House intern backs visual agenda

Visually impaired student fights for legislation to help get texts for college courses

General Assembly

March 06, 2007|By Melissa Harris | Melissa Harris,sun reporter

When Steve Fowler registers for classes at the University of Maryland, College Park, the partially blind student requests reading lists weeks in advance and waits for workers at the campus' disability center to dictate the books onto CDs.

After Fowler had to drop four courses when audio books didn't arrive before midterms, he applied for an internship with Del. Henry B. Heller, a Montgomery County Democrat, who also is legally blind.

Fowler's aim: Win passage of a Heller bill that would improve access to textbooks for visually impaired college students. Today, Fowler and Heller will testify before a House of Delegates committee in support of the bill.

"My counselor told me that this problem could really only be solved in Annapolis," said Fowler, 21, who grew up in Mount Airy. "So here I am."

Under Heller's bill, when a visually impaired student requests a book, publishers would be required to submit a digital copy to the Maryland Library for the Blind and Physically Handicapped. The requirement would apply only to new texts copyrighted after July 1, 2007. The cost would be $200,000 a year.

"If I had to wait three to four weeks after other students to receive my textbooks, I'd be more than hostile - I'd be throwing things," said Heller, who suffers from macular degeneration related to diabetes and whose eyesight is worse than Fowler's.

Fowler personally convinced about one-third of the 78 delegates who signed on as co-sponsors of the House bill, which would relieve the University of Maryland from providing the service on its own.

"For disabled students, there's not a lot of hand-holding going on after high school," said Stephen Roy, a state Division of Rehabilitation Services counselor who worked with Fowler after he lost his eyesight in high school. "We try to teach people like Steven to speak out and identify their needs because no one else is going to do it for them."

Fowler has frequently turned to Dr. Leigh Ryan, director of the university's writing center, for help. During his junior year, Fowler set out to write a paper on the hijab, a head covering commonly worn by Muslim women.

"It's not like he can walk into a bookstore and find the research he needs on Muslim women in the books-on-tape section," Ryan said. "At one point, I just started typing paragraphs and passages [in large type] from books I had at home."

However, Fowler had to drop a 17th-century British literature course two weeks before the first 10-page paper was due. His professor had selected a more than 1,000-page anthology as the textbook, but not indicated what sections were required.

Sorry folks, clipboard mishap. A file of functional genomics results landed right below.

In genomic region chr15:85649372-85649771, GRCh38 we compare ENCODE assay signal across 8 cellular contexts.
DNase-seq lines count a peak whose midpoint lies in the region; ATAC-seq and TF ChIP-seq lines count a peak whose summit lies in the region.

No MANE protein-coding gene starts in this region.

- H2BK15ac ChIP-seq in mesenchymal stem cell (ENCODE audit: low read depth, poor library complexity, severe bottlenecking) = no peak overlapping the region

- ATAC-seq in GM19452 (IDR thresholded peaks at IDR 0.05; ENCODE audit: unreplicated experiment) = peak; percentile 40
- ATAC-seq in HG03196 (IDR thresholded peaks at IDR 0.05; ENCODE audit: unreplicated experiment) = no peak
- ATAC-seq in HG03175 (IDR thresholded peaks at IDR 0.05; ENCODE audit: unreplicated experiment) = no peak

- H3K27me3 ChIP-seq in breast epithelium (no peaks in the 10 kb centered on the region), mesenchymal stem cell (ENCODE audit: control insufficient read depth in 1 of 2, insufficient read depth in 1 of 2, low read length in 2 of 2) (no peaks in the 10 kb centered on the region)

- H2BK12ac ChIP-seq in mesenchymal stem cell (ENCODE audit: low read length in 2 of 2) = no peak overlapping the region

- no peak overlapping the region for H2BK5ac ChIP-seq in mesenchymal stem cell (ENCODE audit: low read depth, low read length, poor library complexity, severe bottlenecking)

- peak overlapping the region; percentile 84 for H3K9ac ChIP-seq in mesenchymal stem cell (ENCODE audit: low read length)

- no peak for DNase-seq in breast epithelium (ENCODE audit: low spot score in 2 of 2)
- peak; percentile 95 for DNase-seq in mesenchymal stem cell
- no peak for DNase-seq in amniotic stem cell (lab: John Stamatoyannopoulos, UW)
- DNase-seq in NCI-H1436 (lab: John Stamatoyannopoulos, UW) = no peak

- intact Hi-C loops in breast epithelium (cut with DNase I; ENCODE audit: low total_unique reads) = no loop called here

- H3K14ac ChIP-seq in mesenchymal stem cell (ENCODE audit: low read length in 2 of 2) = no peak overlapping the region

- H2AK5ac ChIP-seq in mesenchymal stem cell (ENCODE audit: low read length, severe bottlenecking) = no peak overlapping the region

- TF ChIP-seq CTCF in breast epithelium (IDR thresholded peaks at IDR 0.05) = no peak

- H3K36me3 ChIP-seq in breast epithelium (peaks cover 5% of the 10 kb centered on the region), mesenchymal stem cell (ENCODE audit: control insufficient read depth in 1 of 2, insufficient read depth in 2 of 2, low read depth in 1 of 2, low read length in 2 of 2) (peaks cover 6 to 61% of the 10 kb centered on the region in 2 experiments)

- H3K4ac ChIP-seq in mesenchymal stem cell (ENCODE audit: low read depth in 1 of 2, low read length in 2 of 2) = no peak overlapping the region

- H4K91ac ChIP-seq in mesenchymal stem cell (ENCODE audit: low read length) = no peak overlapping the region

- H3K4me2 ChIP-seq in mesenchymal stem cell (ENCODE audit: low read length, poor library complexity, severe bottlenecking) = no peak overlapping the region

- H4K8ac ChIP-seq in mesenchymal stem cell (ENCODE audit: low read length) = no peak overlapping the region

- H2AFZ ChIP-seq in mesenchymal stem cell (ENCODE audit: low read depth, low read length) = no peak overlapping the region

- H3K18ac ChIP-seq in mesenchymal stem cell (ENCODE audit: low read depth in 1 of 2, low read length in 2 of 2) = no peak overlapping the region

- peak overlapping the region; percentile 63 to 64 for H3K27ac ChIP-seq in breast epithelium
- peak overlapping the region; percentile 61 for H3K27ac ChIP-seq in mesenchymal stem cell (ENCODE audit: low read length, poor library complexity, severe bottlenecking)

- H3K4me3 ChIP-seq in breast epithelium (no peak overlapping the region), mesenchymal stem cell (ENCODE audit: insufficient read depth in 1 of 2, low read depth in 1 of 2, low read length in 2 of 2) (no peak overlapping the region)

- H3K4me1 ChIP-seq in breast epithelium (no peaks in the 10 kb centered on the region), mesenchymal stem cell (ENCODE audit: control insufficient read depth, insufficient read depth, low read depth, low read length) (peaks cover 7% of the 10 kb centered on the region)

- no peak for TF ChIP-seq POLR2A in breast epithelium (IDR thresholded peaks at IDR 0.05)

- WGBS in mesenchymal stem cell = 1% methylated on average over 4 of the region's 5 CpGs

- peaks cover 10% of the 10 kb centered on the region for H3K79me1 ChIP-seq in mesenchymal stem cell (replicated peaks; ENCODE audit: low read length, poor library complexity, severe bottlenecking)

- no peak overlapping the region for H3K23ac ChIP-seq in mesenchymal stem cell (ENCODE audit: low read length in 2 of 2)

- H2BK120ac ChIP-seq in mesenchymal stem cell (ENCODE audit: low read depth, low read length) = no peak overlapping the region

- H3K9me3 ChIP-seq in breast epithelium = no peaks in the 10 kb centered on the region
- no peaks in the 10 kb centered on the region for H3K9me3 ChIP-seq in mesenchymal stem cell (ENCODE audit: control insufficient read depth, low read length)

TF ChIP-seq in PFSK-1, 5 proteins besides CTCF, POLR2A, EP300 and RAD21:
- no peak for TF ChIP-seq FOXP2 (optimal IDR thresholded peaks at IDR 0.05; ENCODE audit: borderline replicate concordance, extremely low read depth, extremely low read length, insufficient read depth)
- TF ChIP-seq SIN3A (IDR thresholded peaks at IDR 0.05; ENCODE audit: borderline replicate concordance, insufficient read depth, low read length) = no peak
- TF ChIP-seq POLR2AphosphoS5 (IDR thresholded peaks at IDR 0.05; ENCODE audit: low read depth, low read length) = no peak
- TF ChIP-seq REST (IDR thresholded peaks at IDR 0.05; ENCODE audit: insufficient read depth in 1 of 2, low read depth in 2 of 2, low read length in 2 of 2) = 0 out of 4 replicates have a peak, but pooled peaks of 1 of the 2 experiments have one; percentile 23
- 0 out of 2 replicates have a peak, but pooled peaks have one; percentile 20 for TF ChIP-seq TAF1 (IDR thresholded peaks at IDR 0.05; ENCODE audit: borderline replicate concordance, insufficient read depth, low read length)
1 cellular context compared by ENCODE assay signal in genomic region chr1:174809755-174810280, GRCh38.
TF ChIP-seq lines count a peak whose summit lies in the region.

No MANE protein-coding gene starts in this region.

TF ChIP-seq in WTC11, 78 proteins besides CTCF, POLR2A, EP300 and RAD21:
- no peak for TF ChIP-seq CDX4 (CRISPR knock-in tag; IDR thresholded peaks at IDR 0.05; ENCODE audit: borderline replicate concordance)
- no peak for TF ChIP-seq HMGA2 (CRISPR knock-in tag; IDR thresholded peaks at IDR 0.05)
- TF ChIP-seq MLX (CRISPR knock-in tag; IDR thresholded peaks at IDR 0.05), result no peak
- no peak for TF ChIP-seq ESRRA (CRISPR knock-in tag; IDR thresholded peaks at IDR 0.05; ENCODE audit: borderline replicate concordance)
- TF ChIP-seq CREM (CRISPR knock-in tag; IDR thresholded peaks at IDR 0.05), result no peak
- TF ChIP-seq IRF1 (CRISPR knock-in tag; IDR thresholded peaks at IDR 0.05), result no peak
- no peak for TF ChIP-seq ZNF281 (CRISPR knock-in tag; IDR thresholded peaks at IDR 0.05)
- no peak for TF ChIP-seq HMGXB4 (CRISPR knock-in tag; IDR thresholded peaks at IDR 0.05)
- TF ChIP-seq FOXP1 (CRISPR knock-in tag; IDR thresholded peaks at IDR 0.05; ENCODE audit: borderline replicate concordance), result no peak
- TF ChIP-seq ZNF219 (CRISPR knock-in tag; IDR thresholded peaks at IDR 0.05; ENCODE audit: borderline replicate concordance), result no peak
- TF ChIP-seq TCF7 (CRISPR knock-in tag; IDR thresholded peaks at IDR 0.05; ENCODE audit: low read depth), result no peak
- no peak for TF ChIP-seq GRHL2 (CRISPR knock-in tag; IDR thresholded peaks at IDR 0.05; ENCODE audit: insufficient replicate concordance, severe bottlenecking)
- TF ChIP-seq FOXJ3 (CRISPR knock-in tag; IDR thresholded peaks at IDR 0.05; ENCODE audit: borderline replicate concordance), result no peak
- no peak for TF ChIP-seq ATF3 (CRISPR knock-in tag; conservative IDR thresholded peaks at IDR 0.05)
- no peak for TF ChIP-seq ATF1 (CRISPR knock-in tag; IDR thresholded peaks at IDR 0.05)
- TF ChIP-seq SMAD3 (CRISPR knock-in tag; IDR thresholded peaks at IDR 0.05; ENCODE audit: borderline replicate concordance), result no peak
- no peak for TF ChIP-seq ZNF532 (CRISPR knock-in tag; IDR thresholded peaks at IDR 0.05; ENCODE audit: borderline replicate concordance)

"Asking Disability Services to start reading from page 1 of an anthology, when the first reading I need might be on page 353 - it just isn't feasible," Fowler said.

Fowler is a second-generation sufferer of Axenfeld-Rieger syndrome, which weakens the bone structure in the mouth and causes glaucoma. His symptoms didn't appear until he lost his eyesight during the second semester of his junior year of high school.

The syndrome dashed his dreams of studying chemistry at the U.S. Naval Academy. He also is unable to drive. Fowler said he finished his junior year with the help of an Urbana High School librarian, who had a connection at the Library of Congress, which has a small service for the blind and handicapped.

"A teenager's life is rough enough without losing your eyesight," said Leslie Fowler, Steve's mother, who also suffers from Axenfeld-Rieger syndrome and is a teacher's assistant at Gaithersburg High School. "And the nature of the disease is that sometimes he can see fairly well, and sometimes he can't. Teachers had a hard time understanding that."

Doctors have performed 18 surgeries on Steve Fowler's eyes. With each one, he would wear patches for several months and emerge with better vision, but then have a setback.

Given that Fowler already had enough credits to graduate from high school when he first lost his eyesight, he spent most of his senior year receiving mobility, Braille and computer training.

Fowler can see, but he must pull papers close to his face to read. His laptop has software that enlarges digital materials. Fowler also uses Heller's magnification system, which is similar to a microfilm machine, to read memos and bills.

The system's most important feature is that it converts printed words from black to white and the background paper from white to black.

To get to the State House, Fowler is picked up at 7 a.m. each day at his Adelphi apartment by Jennifer Ausden, a longtime friend and fellow intern.

Fowler already has prepared rebuttals to the bill's opponents.

"People keep calling this `the blind bill,'" he said. "Electronic and audio texts help students with dyslexia, learning disabilities and a whole host of other diseases that weaken eyesight. ... Coining this a Braille textbook bill narrows the scope and the population that it would help, and is a good strategy to try and kill it."

As for the cost, Fowler said that a centralized system would save state-run colleges money.

And to concerns among publishers that students would circulate pirated copies of the electronic texts, Fowler says that the digital copies could be password-protected and contain anti-piracy software.

Leslie Fowler said that her son gets his outspoken and driven personality from her. Heller, whose nickname is "The Hammer," even had to tone down Fowler's prepared testimony.

Heller said of his intern: "The textbook situation has caused him an unimaginable amount of frustration."

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